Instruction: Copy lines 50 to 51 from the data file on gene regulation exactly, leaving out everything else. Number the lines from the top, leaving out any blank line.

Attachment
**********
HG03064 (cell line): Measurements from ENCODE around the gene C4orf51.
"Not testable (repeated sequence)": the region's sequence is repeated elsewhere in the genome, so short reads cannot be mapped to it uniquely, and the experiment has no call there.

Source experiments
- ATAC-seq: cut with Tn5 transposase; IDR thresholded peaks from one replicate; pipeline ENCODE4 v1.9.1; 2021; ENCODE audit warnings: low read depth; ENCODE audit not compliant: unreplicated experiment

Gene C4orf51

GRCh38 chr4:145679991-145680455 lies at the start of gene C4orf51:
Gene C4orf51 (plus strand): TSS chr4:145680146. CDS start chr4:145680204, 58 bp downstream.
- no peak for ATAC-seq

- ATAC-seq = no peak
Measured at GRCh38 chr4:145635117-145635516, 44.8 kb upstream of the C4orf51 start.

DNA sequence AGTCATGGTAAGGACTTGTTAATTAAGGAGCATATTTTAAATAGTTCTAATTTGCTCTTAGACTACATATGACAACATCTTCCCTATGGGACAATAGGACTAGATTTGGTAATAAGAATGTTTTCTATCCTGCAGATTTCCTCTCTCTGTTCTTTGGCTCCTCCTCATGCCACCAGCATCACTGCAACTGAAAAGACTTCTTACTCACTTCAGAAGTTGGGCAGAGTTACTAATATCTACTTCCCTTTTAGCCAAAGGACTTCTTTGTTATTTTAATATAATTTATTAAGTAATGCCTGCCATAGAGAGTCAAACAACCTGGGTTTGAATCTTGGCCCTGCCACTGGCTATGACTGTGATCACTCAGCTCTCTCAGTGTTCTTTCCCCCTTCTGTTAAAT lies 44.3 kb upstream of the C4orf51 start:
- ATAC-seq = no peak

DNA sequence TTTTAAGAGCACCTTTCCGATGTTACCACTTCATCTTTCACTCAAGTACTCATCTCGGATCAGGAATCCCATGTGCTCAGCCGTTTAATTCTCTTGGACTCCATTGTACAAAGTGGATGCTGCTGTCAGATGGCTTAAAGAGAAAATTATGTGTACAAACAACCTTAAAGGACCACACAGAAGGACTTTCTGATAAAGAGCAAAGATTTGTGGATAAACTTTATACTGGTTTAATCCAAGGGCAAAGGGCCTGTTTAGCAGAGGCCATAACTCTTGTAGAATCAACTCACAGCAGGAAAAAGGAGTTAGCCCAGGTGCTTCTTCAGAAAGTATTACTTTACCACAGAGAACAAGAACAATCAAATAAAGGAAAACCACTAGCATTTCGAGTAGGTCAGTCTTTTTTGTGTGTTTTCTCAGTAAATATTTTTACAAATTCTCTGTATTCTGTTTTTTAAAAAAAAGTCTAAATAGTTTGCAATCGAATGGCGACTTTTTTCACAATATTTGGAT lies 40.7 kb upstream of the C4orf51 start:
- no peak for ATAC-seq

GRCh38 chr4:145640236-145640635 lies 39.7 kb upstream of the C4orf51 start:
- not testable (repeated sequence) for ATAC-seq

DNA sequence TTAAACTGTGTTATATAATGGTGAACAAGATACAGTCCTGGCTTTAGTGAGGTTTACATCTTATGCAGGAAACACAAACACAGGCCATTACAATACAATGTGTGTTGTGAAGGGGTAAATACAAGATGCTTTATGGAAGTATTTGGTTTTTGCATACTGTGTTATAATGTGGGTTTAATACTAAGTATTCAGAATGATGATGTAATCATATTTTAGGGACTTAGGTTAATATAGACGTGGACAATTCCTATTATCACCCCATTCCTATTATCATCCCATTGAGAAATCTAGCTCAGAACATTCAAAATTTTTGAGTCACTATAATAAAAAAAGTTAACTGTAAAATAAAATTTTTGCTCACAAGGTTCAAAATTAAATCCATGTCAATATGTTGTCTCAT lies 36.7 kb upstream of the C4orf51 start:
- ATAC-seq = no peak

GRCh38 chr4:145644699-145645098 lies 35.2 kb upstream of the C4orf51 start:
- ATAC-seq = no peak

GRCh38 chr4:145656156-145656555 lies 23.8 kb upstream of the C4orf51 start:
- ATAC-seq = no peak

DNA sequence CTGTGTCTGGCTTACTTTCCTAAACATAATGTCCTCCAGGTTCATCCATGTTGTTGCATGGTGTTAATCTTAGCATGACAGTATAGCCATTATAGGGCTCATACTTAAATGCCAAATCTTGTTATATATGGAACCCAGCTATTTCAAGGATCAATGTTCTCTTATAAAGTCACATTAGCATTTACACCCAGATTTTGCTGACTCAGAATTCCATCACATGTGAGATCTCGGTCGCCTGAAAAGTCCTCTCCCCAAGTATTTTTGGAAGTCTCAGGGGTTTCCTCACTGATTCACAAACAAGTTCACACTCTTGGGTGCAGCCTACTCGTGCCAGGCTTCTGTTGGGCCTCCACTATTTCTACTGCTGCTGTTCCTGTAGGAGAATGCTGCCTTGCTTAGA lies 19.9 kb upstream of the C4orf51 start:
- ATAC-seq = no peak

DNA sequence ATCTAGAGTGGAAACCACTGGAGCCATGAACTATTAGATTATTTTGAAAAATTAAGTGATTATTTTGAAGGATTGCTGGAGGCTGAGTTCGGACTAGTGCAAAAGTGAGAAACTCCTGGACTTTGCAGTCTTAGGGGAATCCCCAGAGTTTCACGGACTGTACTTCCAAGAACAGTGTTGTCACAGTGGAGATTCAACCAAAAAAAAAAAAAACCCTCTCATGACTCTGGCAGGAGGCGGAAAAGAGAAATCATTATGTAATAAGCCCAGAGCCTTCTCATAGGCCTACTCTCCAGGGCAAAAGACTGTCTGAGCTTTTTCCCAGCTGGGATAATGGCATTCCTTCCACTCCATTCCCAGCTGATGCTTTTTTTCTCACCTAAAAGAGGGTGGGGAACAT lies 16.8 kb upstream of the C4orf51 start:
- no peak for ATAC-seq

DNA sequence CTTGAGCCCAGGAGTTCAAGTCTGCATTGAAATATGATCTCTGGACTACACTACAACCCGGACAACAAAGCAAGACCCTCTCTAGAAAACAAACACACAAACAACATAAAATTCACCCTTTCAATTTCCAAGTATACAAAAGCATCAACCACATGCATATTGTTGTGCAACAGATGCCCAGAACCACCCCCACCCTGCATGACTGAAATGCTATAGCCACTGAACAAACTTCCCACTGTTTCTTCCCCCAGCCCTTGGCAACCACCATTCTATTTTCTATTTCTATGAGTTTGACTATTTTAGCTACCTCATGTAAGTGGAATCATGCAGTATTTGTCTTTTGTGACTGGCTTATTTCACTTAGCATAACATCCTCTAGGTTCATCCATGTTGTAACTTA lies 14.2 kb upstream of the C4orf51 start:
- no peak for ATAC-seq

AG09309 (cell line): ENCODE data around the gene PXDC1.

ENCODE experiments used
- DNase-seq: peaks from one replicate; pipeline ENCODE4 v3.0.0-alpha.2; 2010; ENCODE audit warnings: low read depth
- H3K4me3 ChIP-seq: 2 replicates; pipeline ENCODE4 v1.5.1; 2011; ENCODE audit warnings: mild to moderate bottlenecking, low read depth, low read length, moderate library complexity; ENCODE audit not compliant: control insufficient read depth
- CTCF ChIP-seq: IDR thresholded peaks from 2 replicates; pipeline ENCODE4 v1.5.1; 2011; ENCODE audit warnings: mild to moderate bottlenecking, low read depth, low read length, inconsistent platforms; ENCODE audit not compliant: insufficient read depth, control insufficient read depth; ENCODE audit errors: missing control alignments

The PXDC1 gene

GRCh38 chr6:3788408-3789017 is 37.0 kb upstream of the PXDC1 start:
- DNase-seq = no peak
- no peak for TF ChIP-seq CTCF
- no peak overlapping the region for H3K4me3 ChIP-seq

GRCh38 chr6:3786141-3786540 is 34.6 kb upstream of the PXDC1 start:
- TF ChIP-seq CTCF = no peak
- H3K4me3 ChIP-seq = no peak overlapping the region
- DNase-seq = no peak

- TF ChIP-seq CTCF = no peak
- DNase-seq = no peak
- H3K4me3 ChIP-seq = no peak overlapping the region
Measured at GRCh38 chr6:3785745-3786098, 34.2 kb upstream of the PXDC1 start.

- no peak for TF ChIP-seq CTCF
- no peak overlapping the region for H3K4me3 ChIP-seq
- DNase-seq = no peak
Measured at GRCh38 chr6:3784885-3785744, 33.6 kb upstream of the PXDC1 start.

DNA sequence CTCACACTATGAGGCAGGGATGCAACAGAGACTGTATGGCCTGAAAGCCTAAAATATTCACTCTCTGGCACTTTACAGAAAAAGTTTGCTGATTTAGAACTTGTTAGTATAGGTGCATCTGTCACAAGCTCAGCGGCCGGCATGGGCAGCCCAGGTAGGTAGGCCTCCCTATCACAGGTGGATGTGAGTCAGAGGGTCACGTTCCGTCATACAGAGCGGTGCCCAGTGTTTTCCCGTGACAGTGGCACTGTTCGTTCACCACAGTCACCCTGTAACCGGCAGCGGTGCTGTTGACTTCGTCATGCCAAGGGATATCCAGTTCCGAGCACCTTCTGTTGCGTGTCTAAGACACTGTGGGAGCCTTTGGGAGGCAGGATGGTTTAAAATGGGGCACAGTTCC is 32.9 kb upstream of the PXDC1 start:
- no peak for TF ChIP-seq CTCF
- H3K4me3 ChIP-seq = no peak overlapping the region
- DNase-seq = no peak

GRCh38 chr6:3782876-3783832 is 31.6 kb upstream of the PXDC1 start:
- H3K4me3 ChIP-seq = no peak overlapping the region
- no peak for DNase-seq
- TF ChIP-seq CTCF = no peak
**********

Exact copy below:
Measured at GRCh38 chr6:3784885-3785744, 33.6 kb upstream of the PXDC1 start.

DNA sequence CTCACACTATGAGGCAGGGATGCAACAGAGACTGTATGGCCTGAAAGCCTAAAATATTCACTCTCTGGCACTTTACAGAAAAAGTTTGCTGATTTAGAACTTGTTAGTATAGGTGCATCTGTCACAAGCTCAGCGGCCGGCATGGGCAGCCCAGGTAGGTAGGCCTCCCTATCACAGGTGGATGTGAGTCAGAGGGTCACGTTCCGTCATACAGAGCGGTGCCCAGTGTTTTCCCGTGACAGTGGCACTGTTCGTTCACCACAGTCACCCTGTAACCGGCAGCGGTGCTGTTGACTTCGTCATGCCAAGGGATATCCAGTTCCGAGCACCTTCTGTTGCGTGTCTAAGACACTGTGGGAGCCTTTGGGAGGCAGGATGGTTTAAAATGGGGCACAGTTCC is 32.9 kb upstream of the PXDC1 start: